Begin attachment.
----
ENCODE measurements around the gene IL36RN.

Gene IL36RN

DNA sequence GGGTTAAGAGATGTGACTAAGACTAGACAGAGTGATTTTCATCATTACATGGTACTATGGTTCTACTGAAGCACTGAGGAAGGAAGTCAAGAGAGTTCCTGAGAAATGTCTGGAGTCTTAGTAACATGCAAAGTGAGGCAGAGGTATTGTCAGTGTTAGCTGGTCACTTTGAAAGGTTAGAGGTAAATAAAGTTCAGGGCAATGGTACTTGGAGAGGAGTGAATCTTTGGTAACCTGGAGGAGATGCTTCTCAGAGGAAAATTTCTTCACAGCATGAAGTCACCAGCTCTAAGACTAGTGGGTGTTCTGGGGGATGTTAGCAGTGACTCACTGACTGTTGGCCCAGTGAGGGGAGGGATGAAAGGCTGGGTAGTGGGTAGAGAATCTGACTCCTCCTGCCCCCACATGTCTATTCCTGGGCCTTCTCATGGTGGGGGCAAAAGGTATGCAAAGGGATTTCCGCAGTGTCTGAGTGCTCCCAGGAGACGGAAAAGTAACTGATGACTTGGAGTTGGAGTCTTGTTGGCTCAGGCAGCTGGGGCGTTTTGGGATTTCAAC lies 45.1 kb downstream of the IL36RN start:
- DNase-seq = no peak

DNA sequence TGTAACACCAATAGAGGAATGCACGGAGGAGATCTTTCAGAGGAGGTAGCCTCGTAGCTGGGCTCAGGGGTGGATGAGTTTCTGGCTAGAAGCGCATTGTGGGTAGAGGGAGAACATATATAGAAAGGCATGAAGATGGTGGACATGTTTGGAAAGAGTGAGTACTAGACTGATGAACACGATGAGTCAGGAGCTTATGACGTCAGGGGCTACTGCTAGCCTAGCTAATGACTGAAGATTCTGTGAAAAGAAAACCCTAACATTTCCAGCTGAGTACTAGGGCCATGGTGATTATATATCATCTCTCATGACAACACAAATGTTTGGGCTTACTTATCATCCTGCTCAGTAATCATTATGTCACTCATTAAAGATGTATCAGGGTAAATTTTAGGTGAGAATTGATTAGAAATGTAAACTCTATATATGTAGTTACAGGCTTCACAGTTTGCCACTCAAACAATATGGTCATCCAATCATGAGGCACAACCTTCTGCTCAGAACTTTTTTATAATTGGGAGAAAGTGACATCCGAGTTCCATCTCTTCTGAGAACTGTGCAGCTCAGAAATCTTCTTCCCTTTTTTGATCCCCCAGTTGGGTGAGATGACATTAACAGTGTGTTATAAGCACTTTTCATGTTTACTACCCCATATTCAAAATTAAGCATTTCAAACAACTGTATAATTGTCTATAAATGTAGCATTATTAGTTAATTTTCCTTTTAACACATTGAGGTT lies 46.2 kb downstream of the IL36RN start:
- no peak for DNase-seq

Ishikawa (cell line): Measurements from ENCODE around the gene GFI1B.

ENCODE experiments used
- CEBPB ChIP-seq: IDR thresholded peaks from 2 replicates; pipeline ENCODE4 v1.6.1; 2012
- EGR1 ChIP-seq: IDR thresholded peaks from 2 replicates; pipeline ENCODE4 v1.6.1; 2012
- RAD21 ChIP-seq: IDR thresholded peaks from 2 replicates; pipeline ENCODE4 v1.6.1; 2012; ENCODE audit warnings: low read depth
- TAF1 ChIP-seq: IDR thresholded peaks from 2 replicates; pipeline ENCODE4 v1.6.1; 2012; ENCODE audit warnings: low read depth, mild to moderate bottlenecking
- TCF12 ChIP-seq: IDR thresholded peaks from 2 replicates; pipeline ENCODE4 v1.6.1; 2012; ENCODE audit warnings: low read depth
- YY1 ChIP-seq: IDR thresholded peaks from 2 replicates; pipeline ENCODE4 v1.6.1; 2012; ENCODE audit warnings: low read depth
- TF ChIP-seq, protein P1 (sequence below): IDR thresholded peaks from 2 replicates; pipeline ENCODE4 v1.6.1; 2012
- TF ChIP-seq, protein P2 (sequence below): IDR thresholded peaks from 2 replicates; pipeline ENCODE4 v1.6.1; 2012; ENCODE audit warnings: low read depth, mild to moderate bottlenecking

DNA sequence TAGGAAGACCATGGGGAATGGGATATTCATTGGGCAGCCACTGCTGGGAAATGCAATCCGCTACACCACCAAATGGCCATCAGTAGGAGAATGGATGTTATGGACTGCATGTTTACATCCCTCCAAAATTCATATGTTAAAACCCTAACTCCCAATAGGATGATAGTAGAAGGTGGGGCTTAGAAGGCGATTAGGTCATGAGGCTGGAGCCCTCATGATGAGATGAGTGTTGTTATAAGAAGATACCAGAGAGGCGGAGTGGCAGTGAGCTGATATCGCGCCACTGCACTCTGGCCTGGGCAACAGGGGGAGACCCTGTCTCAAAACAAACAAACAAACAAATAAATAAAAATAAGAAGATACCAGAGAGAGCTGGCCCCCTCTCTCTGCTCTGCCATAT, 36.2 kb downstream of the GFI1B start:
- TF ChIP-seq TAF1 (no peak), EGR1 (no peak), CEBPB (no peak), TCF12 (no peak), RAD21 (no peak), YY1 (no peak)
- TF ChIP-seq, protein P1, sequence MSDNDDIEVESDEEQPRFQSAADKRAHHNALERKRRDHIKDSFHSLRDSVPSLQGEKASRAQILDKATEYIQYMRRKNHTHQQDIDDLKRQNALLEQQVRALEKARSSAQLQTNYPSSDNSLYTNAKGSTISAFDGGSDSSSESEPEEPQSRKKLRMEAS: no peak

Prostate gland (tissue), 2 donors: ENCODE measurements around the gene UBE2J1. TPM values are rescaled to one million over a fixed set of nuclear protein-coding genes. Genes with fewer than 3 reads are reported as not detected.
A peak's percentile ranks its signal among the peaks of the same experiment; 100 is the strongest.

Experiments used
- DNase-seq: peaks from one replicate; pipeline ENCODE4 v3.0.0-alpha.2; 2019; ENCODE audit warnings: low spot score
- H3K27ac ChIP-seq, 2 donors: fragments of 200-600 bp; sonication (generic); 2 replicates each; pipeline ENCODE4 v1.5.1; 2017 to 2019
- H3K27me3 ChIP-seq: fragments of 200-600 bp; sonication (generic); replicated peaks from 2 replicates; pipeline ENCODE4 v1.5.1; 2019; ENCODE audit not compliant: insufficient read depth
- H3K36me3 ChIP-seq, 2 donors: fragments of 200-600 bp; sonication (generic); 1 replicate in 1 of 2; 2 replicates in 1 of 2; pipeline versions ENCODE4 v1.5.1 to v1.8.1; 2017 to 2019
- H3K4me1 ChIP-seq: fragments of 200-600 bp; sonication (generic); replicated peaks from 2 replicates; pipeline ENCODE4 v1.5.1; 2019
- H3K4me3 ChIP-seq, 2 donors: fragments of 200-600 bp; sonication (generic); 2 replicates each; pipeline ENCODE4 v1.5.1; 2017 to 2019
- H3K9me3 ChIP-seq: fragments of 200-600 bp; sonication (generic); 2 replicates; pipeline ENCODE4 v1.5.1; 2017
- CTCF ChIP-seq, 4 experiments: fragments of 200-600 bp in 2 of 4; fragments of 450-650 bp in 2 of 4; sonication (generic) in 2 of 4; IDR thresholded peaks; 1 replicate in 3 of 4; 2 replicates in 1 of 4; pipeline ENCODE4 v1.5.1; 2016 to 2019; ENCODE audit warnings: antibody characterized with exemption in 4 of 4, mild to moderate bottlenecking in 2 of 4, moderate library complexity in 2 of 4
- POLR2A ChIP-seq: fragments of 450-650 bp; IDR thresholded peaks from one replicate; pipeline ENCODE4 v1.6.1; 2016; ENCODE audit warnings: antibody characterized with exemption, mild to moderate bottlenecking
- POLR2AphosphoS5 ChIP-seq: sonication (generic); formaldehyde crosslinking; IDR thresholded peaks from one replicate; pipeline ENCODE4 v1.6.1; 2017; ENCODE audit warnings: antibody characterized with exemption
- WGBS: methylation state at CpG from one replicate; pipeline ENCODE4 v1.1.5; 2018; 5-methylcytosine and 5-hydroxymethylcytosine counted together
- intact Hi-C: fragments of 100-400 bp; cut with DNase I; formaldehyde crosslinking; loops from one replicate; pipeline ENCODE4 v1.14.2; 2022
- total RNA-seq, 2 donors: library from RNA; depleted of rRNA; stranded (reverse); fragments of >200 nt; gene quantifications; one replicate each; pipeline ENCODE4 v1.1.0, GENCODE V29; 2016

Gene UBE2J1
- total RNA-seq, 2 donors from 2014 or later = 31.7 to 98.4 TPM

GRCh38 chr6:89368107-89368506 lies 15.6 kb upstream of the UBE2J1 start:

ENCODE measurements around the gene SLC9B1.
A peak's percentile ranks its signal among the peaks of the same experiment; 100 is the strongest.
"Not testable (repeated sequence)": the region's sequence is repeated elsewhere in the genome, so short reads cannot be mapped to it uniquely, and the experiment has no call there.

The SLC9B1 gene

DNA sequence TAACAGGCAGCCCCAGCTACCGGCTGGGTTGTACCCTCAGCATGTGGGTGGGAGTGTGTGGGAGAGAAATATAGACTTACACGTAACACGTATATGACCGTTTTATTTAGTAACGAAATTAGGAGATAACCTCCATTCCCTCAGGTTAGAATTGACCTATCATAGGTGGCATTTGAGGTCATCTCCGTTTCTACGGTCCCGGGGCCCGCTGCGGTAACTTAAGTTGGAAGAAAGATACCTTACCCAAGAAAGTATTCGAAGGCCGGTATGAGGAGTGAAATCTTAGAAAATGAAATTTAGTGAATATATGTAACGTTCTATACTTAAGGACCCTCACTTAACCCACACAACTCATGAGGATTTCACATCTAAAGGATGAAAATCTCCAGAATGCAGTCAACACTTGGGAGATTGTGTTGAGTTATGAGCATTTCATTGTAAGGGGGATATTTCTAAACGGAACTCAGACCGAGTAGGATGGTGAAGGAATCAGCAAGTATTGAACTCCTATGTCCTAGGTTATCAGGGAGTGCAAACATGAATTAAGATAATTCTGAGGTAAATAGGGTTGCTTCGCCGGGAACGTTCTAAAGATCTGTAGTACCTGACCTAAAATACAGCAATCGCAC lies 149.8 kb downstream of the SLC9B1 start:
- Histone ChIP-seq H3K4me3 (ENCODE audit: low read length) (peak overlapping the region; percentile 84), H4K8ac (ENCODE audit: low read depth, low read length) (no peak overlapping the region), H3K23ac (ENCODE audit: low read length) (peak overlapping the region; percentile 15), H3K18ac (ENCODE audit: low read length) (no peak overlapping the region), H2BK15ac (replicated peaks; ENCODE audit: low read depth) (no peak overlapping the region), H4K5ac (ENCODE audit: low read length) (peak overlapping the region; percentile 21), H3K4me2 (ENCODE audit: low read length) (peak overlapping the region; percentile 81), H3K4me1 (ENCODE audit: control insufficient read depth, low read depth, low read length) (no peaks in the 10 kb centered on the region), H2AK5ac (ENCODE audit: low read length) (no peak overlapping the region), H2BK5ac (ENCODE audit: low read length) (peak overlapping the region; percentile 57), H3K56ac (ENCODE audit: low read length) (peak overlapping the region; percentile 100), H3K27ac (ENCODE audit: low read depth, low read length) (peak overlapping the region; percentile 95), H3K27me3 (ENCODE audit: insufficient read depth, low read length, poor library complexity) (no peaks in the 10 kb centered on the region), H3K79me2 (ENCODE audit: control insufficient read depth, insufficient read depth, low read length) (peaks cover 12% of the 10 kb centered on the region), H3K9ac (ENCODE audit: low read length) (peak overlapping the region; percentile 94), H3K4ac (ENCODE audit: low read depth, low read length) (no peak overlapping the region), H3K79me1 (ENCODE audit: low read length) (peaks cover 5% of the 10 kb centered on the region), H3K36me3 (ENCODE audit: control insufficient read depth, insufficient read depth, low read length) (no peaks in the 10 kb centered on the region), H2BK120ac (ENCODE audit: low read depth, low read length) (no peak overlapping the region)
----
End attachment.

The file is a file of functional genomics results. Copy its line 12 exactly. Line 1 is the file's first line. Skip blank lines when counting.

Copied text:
- TAF1 ChIP-seq: IDR thresholded peaks from 2 replicates; pipeline ENCODE4 v1.6.1; 2012; ENCODE audit warnings: low read depth, mild to moderate bottlenecking